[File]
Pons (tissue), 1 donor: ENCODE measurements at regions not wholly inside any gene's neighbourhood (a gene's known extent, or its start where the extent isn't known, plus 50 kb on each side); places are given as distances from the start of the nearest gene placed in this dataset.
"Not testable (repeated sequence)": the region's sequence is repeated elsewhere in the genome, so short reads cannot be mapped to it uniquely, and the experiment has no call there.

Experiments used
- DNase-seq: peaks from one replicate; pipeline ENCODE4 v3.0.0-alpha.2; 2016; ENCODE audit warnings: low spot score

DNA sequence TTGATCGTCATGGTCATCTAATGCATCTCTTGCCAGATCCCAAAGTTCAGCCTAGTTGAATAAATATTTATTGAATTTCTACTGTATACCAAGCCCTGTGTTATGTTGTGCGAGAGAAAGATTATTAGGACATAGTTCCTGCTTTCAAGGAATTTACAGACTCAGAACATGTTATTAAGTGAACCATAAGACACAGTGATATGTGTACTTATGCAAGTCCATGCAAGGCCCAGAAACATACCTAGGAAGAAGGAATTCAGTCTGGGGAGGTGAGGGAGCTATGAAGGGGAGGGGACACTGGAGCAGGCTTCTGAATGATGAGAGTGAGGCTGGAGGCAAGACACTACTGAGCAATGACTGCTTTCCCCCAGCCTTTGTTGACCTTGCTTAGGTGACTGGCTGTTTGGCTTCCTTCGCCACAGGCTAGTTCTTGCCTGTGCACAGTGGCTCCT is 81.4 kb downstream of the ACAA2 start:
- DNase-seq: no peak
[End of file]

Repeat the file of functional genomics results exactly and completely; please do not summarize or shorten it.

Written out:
Pons (tissue), 1 donor: ENCODE measurements at regions not wholly inside any gene's neighbourhood (a gene's known extent, or its start where the extent isn't known, plus 50 kb on each side); places are given as distances from the start of the nearest gene placed in this dataset.
"Not testable (repeated sequence)": the region's sequence is repeated elsewhere in the genome, so short reads cannot be mapped to it uniquely, and the experiment has no call there.

Experiments used
- DNase-seq: peaks from one replicate; pipeline ENCODE4 v3.0.0-alpha.2; 2016; ENCODE audit warnings: low spot score

DNA sequence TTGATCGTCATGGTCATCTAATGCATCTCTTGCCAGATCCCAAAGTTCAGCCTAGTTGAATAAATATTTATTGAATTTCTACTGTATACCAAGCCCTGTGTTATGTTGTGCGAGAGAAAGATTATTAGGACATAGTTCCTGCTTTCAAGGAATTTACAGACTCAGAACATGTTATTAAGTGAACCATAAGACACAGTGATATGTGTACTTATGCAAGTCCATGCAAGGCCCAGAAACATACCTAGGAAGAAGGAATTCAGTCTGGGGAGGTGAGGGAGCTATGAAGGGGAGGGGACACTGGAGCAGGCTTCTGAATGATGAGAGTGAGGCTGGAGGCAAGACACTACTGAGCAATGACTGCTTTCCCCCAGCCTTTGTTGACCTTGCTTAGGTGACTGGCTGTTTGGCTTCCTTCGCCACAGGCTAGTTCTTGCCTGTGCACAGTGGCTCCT is 81.4 kb downstream of the ACAA2 start:
- DNase-seq: no peak